The present invention is further embodied as a driving method for a liquid crystal device of the type comprising a matrix electrode structure having a plurality of scanning electrodes and a plurality of signal electrodes intersecting with the scanning electrodes, and a ferroelectric liquid crystal disposed at each intersection of the scanning and signal electrodes and having a varying layer thickness, each pair of the scanning electrode and the signal electrode sandwiching the ferroelectric liquid crystal at each intersection having a varying spacing therebetween, the driving method comprising: a first step of sequentially applying a first scanning selection signal to the scanning electrodes and, in phase with the first scanning selection signal, applying a clearing signal to all or a prescribed part of the signal electrodes, so that substantially the whole area at each of all or a prescribed part of the intersections on the scanning electrodes is oriented to either a first or a second state, and a second step of sequentially applying a second scanning selection signal to the scanning electrodes and, in phase with the second scanning selection signal, applying a pulse signal with a waveform corresponding to gradation information to selected signal electrodes so that a prescribed area at each selected intersection is switched from one state resultant in the first step to the other state. In this case, it is preferred that the first and second scanning selection signals are applied to one scanning electrode consecutively in different phases.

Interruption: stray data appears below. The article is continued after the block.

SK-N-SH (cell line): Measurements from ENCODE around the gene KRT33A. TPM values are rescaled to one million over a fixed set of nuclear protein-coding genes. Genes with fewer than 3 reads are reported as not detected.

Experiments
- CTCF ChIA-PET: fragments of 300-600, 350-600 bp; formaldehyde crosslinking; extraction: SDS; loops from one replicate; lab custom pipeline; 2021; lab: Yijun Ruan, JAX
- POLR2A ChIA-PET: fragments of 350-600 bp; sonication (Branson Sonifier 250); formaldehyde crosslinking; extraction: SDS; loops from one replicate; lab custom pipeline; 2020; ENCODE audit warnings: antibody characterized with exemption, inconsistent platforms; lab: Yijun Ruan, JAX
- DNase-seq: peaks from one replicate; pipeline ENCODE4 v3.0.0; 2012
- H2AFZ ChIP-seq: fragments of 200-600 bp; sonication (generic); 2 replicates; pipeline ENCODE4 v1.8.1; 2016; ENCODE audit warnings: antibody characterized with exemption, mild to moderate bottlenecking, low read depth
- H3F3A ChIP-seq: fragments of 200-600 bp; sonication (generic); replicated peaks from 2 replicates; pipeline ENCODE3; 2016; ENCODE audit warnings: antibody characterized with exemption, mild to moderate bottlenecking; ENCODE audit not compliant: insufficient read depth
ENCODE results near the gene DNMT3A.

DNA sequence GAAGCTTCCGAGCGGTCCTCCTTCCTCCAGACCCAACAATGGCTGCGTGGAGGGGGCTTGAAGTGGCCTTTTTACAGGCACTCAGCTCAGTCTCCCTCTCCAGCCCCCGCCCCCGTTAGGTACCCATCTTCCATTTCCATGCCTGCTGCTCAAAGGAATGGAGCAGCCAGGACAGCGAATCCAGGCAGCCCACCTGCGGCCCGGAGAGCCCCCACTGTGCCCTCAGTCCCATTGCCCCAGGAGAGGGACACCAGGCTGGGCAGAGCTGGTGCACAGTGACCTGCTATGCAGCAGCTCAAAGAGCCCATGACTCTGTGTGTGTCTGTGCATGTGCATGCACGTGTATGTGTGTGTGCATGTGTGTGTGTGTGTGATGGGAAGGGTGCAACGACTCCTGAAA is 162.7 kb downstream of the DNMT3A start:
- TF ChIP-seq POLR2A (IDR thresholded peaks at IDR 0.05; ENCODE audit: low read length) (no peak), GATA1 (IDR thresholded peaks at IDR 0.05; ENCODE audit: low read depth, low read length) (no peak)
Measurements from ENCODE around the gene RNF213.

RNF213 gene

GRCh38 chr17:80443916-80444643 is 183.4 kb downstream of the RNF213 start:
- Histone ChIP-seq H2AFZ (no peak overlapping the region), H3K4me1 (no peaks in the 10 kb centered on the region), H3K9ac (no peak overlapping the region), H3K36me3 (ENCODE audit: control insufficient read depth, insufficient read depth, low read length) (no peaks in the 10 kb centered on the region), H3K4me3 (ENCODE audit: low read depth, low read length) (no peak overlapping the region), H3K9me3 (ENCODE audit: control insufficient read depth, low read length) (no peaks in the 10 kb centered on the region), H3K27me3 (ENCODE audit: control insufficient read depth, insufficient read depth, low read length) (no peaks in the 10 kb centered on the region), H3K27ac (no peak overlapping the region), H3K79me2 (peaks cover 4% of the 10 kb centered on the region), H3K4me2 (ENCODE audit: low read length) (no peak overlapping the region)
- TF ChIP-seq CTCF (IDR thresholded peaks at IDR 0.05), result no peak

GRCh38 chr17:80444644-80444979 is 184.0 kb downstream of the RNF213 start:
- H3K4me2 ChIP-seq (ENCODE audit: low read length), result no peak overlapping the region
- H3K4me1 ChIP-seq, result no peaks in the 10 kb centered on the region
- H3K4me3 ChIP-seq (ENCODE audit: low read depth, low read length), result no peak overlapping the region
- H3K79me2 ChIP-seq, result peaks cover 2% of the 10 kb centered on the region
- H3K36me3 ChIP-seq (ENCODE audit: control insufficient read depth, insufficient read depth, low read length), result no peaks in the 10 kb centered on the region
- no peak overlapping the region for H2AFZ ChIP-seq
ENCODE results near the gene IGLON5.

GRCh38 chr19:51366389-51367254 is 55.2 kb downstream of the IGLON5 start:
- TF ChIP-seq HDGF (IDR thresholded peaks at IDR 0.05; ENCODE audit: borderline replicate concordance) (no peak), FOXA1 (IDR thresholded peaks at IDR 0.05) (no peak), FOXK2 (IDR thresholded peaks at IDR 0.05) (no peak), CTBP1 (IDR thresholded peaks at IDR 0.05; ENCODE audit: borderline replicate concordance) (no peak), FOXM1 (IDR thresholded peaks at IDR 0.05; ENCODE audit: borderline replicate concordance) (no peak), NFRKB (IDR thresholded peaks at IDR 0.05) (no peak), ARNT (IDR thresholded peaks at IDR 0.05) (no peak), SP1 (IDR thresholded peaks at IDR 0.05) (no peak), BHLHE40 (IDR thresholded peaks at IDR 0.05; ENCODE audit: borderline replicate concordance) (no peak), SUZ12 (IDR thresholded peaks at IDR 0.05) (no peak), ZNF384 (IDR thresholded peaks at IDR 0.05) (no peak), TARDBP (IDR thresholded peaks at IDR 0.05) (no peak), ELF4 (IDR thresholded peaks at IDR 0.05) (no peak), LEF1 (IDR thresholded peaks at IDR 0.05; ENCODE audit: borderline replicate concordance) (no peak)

Referring to FIG. 8, the driving method according to the present invention may be effected by using the transparent step-form electrode stripes 81 as the scanning electrodes and applying thereto scanning signals, while using the transparent flat electrode stripes 82 as the signal electrodes and applying thereto gradation signals as shown in FIGS. 4 or 6 selectively. Alternatively, it is also possible to apply the scanning signals to the transparent flat electrode stripes 82 and apply the gradation signals to the transparent step-form electrode stripes 81.
Hereinbelow, the present invention will be explained with reference to specific working examples.
A step-form insulating film as shown by reference numeral 15 in FIG. 1 was formed on a glass plate with an acrylic negative resist resin (trade name: "RFG" mfd. by Sekisui Fine Chemical K.K.). On the step-form insulating film was formed a film of ITO (indium-tin-oxide) constituting transparent stepform electrode stripes, which were then covered with a uniformly extending 1000 Å-thick film of polyimide by applying a 5 wt. % solution in N-methylpyrrolidone of a polyamic acid which was a dehydro-condensation product of pyromellitic dianhydride and 4,4'-diaminodiphenyl ether and then causing a dehydration and ring-closure reaction by heating at 180° C. The polyimide film was then treated by rubbing along the extension direction of the electrode stripes to provide an electrode plate A.